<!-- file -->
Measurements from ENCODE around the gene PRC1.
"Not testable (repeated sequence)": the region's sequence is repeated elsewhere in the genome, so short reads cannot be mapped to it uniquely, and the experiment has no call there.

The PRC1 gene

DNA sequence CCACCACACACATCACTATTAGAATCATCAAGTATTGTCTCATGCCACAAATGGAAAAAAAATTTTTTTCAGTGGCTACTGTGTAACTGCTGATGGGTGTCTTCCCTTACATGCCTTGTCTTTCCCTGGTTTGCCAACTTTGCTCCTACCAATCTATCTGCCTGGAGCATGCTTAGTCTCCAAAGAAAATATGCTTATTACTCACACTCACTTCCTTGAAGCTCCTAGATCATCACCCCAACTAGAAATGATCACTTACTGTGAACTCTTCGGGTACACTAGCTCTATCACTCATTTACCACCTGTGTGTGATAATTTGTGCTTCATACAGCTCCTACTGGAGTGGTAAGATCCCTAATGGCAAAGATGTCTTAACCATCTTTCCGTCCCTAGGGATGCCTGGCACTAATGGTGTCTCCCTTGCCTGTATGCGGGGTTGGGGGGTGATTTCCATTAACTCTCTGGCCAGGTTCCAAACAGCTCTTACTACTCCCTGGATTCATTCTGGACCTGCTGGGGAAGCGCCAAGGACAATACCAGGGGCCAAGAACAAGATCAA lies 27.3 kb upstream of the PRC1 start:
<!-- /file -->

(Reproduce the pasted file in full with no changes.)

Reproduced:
Measurements from ENCODE around the gene PRC1.
"Not testable (repeated sequence)": the region's sequence is repeated elsewhere in the genome, so short reads cannot be mapped to it uniquely, and the experiment has no call there.

The PRC1 gene

DNA sequence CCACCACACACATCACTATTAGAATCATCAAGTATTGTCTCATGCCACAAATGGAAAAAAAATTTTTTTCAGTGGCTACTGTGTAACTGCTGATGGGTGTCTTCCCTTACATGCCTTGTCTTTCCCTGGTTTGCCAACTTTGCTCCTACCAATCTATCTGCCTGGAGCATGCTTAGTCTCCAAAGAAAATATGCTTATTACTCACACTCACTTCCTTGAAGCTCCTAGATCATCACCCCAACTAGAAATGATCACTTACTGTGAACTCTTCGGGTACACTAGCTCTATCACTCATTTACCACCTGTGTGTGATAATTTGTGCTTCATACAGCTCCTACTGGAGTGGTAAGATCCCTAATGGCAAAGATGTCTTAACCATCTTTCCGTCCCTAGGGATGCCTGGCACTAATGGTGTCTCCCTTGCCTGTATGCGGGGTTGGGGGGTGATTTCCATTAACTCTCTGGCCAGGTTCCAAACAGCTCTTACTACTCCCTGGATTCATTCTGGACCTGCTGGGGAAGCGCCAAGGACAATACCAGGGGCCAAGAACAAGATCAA lies 27.3 kb upstream of the PRC1 start: